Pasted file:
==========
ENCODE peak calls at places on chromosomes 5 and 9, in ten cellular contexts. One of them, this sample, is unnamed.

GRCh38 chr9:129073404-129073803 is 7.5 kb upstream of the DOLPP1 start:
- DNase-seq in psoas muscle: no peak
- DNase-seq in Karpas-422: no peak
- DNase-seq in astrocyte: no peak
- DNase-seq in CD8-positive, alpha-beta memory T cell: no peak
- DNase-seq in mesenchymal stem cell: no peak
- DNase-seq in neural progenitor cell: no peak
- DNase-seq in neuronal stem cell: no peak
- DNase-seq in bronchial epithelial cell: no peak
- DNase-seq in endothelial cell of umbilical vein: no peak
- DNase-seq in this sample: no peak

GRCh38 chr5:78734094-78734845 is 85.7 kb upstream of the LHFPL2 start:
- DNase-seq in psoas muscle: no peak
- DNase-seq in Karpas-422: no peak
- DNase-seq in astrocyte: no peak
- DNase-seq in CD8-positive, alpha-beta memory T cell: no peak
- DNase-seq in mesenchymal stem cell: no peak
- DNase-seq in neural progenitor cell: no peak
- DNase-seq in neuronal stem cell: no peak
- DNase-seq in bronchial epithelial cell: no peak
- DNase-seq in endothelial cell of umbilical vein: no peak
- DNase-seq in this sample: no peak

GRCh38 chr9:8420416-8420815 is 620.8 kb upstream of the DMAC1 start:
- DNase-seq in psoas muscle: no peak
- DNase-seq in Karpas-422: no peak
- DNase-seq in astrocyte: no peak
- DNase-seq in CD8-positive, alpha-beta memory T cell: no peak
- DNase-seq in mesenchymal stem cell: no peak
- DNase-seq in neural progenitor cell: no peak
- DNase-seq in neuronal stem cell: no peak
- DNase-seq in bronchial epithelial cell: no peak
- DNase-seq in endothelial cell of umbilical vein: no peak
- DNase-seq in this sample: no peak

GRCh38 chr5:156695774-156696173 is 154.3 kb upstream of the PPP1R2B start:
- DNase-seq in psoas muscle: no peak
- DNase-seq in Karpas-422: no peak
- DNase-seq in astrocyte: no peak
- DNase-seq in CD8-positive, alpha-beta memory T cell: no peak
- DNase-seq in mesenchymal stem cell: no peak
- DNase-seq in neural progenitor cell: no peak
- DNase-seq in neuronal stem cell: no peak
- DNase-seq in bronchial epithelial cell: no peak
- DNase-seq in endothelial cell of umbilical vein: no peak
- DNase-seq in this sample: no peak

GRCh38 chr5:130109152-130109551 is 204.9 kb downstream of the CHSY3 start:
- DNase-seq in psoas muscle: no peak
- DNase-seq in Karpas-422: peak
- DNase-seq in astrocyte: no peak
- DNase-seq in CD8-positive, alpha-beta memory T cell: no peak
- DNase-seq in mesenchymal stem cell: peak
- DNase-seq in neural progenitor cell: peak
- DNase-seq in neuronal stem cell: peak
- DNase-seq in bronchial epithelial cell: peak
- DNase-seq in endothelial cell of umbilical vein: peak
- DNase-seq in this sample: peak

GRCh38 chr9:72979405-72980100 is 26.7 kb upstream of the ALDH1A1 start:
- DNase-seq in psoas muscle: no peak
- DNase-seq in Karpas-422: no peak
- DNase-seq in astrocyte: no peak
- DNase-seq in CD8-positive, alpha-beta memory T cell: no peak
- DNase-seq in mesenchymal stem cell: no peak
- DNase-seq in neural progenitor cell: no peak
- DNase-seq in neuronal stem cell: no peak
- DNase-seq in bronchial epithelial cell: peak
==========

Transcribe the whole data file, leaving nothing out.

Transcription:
ENCODE peak calls at places on chromosomes 5 and 9, in ten cellular contexts. One of them, this sample, is unnamed.

GRCh38 chr9:129073404-129073803 is 7.5 kb upstream of the DOLPP1 start:
- DNase-seq in psoas muscle: no peak
- DNase-seq in Karpas-422: no peak
- DNase-seq in astrocyte: no peak
- DNase-seq in CD8-positive, alpha-beta memory T cell: no peak
- DNase-seq in mesenchymal stem cell: no peak
- DNase-seq in neural progenitor cell: no peak
- DNase-seq in neuronal stem cell: no peak
- DNase-seq in bronchial epithelial cell: no peak
- DNase-seq in endothelial cell of umbilical vein: no peak
- DNase-seq in this sample: no peak

GRCh38 chr5:78734094-78734845 is 85.7 kb upstream of the LHFPL2 start:
- DNase-seq in psoas muscle: no peak
- DNase-seq in Karpas-422: no peak
- DNase-seq in astrocyte: no peak
- DNase-seq in CD8-positive, alpha-beta memory T cell: no peak
- DNase-seq in mesenchymal stem cell: no peak
- DNase-seq in neural progenitor cell: no peak
- DNase-seq in neuronal stem cell: no peak
- DNase-seq in bronchial epithelial cell: no peak
- DNase-seq in endothelial cell of umbilical vein: no peak
- DNase-seq in this sample: no peak

GRCh38 chr9:8420416-8420815 is 620.8 kb upstream of the DMAC1 start:
- DNase-seq in psoas muscle: no peak
- DNase-seq in Karpas-422: no peak
- DNase-seq in astrocyte: no peak
- DNase-seq in CD8-positive, alpha-beta memory T cell: no peak
- DNase-seq in mesenchymal stem cell: no peak
- DNase-seq in neural progenitor cell: no peak
- DNase-seq in neuronal stem cell: no peak
- DNase-seq in bronchial epithelial cell: no peak
- DNase-seq in endothelial cell of umbilical vein: no peak
- DNase-seq in this sample: no peak

GRCh38 chr5:156695774-156696173 is 154.3 kb upstream of the PPP1R2B start:
- DNase-seq in psoas muscle: no peak
- DNase-seq in Karpas-422: no peak
- DNase-seq in astrocyte: no peak
- DNase-seq in CD8-positive, alpha-beta memory T cell: no peak
- DNase-seq in mesenchymal stem cell: no peak
- DNase-seq in neural progenitor cell: no peak
- DNase-seq in neuronal stem cell: no peak
- DNase-seq in bronchial epithelial cell: no peak
- DNase-seq in endothelial cell of umbilical vein: no peak
- DNase-seq in this sample: no peak

GRCh38 chr5:130109152-130109551 is 204.9 kb downstream of the CHSY3 start:
- DNase-seq in psoas muscle: no peak
- DNase-seq in Karpas-422: peak
- DNase-seq in astrocyte: no peak
- DNase-seq in CD8-positive, alpha-beta memory T cell: no peak
- DNase-seq in mesenchymal stem cell: peak
- DNase-seq in neural progenitor cell: peak
- DNase-seq in neuronal stem cell: peak
- DNase-seq in bronchial epithelial cell: peak
- DNase-seq in endothelial cell of umbilical vein: peak
- DNase-seq in this sample: peak

GRCh38 chr9:72979405-72980100 is 26.7 kb upstream of the ALDH1A1 start:
- DNase-seq in psoas muscle: no peak
- DNase-seq in Karpas-422: no peak
- DNase-seq in astrocyte: no peak
- DNase-seq in CD8-positive, alpha-beta memory T cell: no peak
- DNase-seq in mesenchymal stem cell: no peak
- DNase-seq in neural progenitor cell: no peak
- DNase-seq in neuronal stem cell: no peak
- DNase-seq in bronchial epithelial cell: peak